The problem of increasing acidity developing in the world's oceans has reared its head on the U.S. West Coast, where scientist have confirmed the acidity is dissolving shells of miniscule marine snails forming an important link of the marine food chain.
The small free-swimming creatures known as pteropods, represent a significant food source consumed by mackerel, salmon and herring, research team led by the National Oceanographic and Atmospheric Administration says.
The problem of dissolving shells has almost doubled in habitats near shoreline since pre-industrial times, and human-caused ocean acidification could make coastal waters more corrosive by 70 percent by 2050.
"Our findings are the first evidence that a large fraction of the West Coast pteropod population is being affected by ocean acidification," says lead study author Nina Bednarsek of NOAA's Seattle-based Pacific Marine Environmental Laboratory.
Acidification, a result of the oceans absorption of much of the carbon dioxide greenhouse gas emitted into the atmosphere from human activities is changing ocean chemistry. A portion of the CO2 forms corrosive carbonic acid.
Species with shells of calcium carbonate such as oysters, mussels and corals, along with pteropods and other vital food-chain species are particularly prone to the damaging effects of those chemistry changes.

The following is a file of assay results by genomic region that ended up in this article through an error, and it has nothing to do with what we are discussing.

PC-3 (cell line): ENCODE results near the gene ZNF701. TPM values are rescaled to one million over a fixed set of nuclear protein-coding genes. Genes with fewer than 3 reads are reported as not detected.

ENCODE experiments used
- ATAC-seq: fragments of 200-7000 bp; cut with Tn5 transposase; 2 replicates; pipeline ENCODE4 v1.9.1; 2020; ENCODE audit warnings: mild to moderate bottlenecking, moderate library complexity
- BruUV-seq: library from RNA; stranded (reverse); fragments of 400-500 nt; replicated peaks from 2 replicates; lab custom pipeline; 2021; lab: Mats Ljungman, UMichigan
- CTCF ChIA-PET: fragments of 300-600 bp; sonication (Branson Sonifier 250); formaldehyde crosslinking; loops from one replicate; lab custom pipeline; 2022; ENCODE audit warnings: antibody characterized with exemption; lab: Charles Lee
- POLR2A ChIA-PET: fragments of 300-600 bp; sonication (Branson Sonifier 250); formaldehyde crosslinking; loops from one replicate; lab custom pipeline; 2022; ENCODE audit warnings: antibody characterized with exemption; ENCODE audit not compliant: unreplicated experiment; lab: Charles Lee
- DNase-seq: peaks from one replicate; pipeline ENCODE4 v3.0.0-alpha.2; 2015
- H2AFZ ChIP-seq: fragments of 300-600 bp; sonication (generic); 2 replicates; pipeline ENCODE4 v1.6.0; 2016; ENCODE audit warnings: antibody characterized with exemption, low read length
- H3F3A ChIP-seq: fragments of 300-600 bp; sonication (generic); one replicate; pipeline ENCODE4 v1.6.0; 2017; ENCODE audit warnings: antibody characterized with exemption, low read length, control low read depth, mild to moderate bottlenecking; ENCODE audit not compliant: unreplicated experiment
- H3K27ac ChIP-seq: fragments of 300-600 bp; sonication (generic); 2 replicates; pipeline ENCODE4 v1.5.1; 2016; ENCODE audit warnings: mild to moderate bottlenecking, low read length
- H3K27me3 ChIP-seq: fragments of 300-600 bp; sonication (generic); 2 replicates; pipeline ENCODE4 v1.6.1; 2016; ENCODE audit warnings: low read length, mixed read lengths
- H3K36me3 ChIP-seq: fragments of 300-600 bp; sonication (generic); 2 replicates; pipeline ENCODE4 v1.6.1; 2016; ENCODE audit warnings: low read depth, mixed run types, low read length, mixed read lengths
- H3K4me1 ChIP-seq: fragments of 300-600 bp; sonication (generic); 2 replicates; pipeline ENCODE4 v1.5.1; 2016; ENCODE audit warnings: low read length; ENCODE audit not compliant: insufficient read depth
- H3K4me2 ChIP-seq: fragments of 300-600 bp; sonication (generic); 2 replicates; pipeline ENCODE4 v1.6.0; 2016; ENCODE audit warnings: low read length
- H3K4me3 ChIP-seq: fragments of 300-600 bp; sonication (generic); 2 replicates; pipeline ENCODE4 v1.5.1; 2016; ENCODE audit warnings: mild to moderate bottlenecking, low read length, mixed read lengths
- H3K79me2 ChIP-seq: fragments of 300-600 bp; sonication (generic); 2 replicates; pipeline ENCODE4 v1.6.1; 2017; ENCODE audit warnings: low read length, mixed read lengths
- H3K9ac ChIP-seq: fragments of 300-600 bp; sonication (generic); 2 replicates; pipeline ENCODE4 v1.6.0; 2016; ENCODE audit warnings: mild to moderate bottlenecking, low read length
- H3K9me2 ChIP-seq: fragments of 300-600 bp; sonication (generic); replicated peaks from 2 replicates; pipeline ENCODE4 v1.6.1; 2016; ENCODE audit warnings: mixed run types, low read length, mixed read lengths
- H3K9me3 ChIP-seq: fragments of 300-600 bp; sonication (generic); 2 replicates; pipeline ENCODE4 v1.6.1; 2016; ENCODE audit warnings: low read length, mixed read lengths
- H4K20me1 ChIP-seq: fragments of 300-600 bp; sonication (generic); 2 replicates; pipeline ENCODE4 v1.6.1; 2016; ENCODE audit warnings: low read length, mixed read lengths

In their study, the researchers traced movements of acidic waters during the season from April until September, a period of upwelling when winds move the corrosive CO2-laden water from hundreds of feet deep into the shallower continental shelf waters.
The arrival of increasingly acidic waters is what drives the harm to the pteropods; as their shells are dissolved they become more vulnerable to diseases, suffer reduced reproductive rates and are less able to escape predators.
The problem could have a wider scope than previously thought, the researchers said.
"Dissolving coastal pteropod shells point to the need to study how acidification may be affecting the larger marine ecosystem," Bednarek says. "These nearshore waters provide essential habitat to a great diversity of marine species, including many economically important fish that support coastal economies and provide us with food."
The study had been reported in the Proceedings of the Royal Society B.